Committee gives cautious green light to Minimum Alcohol Pricing



(Title Image: Evening Standard)

Health & Social Care Committee
Stage 1 Report: Minimum Alcohol Price Bill (pdf)
Published: 5th March 2018

See also: All you need to know about Minimum Alcohol Pricing

1. AMs should support the principles of the Bill

The key aim of the Bill is to reduce “harmful drinking” and the number of hospital admissions relating to alcohol abuse.

Sheffield University estimates that based on updated 2017 data, the Bill would cut the number of units consumed in Wales by 3.6% and by up to 6.8% for “high risk” drinkers. It’s also estimated that it would result in up to 66 fewer alcohol-related deaths every year. The overall societal benefit is expected to be £783million spread across 20 years.

These estimates are a bit lower than previous ones in 2014.

There was broad support from Public Health Wales, alcohol charities and health bodies and no real confusion over what the Bill is trying to achieve.

2. A levy on additional profits resulting from minimum pricing should be considered

Retailers are going to make more money under a minimum pricing system. At the moment, alcohol sells for as little as 38p-per-unit for vodka or 27p-per-unit for fortified wine in a supermarket or store, compared to more than £1.40-per-unit in pubs.

A number of witnesses called for a share of the extra profits retailers make from minimum pricing to be directed towards alcohol treatment and support programmes, with a sticker on products telling consumers what percentage would go towards such a levy. The Welsh Government would consider “in principle” discussions with retailers.

An alternative to minimum pricing, raised by the Institute for Fiscal Studies, is changing alcohol duties/tax to address problem drinking – though research from Scotland suggests alcohol duties would have to go up by 28% to match the death-reduction rate of minimum pricing.

3. Reduction in harm should offset concerns over the policy’s impact on low-income households

Minimum pricing is expected to hit lower-income households harder because they’re more likely to drink cheaper alcohol. However, low-income households have lower drinking rates generally and their spend on alcohol is less than other income groups – so they might not be hit in the pocket as hard as previously feared and it’s actually higher-income groups who are likely to be hit harder. Any reduction in alcohol consumption will have a knock-on positive impact.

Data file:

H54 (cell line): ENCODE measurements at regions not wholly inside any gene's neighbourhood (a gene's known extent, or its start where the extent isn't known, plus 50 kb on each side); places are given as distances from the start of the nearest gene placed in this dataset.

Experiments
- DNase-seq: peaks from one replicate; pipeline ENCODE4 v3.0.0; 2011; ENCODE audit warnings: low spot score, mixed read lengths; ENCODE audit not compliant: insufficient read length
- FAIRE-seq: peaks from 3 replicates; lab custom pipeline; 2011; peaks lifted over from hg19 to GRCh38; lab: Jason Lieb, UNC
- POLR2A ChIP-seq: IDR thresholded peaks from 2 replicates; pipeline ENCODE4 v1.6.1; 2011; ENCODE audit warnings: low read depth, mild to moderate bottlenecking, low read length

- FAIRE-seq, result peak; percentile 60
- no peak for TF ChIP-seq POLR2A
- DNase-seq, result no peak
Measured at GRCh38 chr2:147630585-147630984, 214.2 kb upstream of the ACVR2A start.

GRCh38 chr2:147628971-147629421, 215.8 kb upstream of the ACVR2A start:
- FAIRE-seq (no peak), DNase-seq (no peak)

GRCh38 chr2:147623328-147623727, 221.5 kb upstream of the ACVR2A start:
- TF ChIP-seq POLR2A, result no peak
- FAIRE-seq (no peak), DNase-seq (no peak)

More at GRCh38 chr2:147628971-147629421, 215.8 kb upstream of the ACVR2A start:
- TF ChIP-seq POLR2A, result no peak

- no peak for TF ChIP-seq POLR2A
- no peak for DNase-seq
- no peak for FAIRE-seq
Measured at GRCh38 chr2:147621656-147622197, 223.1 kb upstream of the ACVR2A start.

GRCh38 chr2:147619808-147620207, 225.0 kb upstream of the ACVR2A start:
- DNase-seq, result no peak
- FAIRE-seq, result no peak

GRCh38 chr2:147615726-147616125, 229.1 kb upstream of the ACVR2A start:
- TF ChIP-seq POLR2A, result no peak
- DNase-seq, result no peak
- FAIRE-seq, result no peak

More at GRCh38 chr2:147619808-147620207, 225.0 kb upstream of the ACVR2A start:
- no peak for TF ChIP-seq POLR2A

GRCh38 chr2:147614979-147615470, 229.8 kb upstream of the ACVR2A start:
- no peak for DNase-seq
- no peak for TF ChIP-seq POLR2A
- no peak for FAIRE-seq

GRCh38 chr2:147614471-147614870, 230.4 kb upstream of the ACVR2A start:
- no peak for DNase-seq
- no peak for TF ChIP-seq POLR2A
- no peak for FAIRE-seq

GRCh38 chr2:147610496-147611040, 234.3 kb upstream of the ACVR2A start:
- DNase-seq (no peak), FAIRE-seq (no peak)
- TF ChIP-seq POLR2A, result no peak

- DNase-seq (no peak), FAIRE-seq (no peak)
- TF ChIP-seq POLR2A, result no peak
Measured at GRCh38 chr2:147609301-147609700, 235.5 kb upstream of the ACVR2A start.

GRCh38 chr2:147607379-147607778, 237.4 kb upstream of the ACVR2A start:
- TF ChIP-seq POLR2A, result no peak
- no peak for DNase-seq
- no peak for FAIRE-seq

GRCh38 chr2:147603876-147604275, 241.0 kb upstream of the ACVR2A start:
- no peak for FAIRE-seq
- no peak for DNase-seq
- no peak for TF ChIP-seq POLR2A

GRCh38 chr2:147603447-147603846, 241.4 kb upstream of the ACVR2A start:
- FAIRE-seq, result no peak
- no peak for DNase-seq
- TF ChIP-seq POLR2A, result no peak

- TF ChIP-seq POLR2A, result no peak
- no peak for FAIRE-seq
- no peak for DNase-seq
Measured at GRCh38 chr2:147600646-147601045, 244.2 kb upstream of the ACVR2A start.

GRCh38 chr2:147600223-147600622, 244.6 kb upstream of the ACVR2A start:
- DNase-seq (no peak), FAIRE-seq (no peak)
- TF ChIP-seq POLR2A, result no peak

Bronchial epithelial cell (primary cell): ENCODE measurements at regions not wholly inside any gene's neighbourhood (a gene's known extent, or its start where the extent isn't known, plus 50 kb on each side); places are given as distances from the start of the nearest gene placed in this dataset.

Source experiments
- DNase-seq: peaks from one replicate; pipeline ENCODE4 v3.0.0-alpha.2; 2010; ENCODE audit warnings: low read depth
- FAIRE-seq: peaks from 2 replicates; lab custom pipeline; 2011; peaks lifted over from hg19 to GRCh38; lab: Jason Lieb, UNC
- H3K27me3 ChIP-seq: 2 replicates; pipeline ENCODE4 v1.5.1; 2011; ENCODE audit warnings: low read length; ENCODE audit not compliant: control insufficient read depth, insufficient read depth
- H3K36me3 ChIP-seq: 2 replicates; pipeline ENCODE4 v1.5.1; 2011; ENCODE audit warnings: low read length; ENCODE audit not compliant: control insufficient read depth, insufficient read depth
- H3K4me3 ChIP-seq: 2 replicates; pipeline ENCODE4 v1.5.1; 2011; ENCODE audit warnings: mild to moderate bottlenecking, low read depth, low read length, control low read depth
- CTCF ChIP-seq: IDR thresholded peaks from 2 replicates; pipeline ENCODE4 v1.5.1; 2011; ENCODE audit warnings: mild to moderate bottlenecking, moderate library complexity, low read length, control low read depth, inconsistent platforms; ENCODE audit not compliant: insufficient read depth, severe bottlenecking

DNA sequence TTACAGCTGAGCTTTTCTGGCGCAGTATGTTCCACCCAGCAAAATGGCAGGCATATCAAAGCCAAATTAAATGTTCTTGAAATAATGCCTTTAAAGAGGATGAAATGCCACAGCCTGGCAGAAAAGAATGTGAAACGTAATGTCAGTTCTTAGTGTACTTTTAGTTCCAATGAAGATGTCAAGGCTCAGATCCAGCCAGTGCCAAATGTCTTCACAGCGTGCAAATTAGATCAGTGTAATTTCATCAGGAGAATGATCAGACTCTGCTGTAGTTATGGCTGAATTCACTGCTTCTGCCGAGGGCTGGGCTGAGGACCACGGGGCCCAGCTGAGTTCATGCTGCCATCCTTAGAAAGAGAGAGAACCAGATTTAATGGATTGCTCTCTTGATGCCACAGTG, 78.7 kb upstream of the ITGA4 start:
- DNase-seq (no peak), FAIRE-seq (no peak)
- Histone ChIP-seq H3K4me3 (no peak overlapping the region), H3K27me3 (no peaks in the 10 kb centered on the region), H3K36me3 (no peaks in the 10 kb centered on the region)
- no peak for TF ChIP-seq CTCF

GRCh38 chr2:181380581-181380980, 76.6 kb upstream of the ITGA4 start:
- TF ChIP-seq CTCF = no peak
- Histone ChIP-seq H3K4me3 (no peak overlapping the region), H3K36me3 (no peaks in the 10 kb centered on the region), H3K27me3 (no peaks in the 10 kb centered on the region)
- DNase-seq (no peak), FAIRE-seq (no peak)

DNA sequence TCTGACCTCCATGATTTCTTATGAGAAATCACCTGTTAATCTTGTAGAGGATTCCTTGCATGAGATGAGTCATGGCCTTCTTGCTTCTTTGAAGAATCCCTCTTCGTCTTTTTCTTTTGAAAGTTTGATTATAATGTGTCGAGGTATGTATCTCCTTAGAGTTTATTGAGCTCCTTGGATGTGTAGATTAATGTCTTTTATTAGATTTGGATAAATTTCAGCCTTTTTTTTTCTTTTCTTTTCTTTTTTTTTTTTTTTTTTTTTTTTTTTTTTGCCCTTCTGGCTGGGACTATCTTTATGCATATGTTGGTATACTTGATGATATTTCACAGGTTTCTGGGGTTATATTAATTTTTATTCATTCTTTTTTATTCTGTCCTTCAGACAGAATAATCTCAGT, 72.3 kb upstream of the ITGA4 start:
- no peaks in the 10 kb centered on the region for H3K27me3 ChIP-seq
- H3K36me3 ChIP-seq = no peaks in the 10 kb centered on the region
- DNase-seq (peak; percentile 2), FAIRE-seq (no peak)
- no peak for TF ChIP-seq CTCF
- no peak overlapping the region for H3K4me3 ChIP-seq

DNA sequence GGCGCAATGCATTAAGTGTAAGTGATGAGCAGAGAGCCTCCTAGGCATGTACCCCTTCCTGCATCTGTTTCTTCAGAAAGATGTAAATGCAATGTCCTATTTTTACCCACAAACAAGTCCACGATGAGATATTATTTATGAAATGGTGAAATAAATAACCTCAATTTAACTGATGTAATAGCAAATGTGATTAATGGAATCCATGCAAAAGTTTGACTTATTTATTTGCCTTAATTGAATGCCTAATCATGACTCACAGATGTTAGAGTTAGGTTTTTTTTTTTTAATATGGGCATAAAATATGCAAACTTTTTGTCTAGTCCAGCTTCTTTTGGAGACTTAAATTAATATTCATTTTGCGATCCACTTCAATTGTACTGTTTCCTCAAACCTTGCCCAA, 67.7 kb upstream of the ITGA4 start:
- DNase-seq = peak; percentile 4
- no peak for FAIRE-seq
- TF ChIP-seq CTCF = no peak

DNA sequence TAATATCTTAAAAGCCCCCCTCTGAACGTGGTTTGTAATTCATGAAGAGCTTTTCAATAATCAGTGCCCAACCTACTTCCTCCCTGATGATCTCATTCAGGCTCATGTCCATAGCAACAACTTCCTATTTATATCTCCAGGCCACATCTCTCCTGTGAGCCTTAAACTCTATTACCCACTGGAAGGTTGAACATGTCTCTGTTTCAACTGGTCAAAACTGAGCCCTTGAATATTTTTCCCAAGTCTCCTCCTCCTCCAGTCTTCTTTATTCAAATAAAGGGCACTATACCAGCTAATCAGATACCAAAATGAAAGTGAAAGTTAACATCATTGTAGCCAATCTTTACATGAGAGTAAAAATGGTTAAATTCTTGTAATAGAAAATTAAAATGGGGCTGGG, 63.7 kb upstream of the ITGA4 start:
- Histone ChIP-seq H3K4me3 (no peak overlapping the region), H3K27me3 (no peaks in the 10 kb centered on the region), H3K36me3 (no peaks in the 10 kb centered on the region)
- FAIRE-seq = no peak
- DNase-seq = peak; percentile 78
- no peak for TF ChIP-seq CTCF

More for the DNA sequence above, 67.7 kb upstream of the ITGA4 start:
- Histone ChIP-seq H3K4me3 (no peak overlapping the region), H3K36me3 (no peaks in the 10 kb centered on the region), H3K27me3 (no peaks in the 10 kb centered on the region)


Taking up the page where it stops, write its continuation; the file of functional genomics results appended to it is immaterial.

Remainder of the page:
Young people were also said to be more sensitive to price changes and the policy could further reduce under-age and binge drinking, or encourage them to switch to lower-strength alcohol. This won’t matter, however, if they access alcohol through family members.

4. There are potentially serious unintended consequences

Alcohol Concern Cymru believed minimum pricing could lead to alcoholics seeking out alternatives that could prove more hazardous (I presume they mean things like meths). Retailers also felt the policy was a “blunt instrument”.

Some possible unintended consequences include: more street begging by homeless people with alcohol problems, more theft, more alcoholics turning to sex work, alcoholics may go “cold turkey” (which can be dangerous) and it could see alcoholics and other people switch to other drugs.

The Committee’s outreach work found that street drugs were often sold cheaper than alcohol. A bottle of vodka might cost £15 – and would become even more expensive under minimum pricing – but drugs like spice, ecstasy and cannabis can be sold for as little as £5-10 a gram.

The Committee recommended a thorough review of alcohol treatment services to ensure they’re future-proofed and to closely monitor the situation in Scotland once minimum pricing is introduced there.

5. Nobody expects significant cross-border issues

One common criticism of the policy – including from witnesses – is that it would encourage Welsh consumers to buy alcohol in England (particularly those living near the border) or have it delivered from England in order to get around the hike in prices.

This was partly dismissed because of the time and cost associated with travelling there and back (or having a delivery) which might wipe-out any savings, the target population for minimum pricing (hardened drinkers) mainly living away from the border and the fact hardened drinkers want to drink alcohol straight away and don’t want to travel far for it.

There were concerns about policing online sales (particularly from warehouses in England) and the potential increase in illicit/illegal alcohol – which currently isn’t deemed a problem in Wales.

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